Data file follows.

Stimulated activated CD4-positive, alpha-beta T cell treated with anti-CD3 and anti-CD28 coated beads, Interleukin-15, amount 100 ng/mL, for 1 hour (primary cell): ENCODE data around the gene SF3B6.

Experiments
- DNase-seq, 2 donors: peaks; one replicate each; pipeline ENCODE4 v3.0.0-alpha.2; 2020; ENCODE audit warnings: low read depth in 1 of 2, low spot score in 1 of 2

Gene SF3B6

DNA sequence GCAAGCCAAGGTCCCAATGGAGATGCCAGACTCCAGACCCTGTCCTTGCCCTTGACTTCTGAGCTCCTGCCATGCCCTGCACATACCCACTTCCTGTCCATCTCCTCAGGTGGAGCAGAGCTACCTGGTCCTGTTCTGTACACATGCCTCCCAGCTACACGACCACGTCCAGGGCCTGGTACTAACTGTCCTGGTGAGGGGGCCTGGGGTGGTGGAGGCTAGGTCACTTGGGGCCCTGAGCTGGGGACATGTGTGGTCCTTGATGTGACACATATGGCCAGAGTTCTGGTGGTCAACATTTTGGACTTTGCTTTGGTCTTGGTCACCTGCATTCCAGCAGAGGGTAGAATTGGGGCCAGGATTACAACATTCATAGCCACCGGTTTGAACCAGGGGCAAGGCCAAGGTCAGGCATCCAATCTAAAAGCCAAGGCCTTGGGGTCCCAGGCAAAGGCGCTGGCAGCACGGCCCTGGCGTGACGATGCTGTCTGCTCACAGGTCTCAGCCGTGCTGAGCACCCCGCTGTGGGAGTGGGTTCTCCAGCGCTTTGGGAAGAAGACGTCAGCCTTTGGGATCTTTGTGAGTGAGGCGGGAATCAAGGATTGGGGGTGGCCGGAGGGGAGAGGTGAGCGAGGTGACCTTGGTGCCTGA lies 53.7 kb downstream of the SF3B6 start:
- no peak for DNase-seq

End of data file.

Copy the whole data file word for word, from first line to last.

Stimulated activated CD4-positive, alpha-beta T cell treated with anti-CD3 and anti-CD28 coated beads, Interleukin-15, amount 100 ng/mL, for 1 hour (primary cell): ENCODE data around the gene SF3B6.

Experiments
- DNase-seq, 2 donors: peaks; one replicate each; pipeline ENCODE4 v3.0.0-alpha.2; 2020; ENCODE audit warnings: low read depth in 1 of 2, low spot score in 1 of 2

Gene SF3B6

DNA sequence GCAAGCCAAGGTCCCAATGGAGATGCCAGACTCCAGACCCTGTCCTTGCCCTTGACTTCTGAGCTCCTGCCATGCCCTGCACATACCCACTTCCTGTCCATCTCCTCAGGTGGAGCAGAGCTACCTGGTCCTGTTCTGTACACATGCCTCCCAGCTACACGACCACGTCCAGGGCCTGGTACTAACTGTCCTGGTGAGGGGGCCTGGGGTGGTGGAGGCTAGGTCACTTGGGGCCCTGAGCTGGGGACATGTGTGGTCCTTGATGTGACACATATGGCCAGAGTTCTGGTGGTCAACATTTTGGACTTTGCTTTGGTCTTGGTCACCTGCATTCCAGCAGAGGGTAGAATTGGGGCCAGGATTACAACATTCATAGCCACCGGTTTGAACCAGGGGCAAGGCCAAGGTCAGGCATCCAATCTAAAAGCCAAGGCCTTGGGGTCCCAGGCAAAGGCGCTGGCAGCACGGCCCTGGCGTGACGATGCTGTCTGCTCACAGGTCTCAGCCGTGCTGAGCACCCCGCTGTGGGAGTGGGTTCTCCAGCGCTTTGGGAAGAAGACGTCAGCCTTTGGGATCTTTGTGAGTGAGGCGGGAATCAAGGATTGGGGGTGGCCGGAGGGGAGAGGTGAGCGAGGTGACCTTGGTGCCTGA lies 53.7 kb downstream of the SF3B6 start:
- no peak for DNase-seq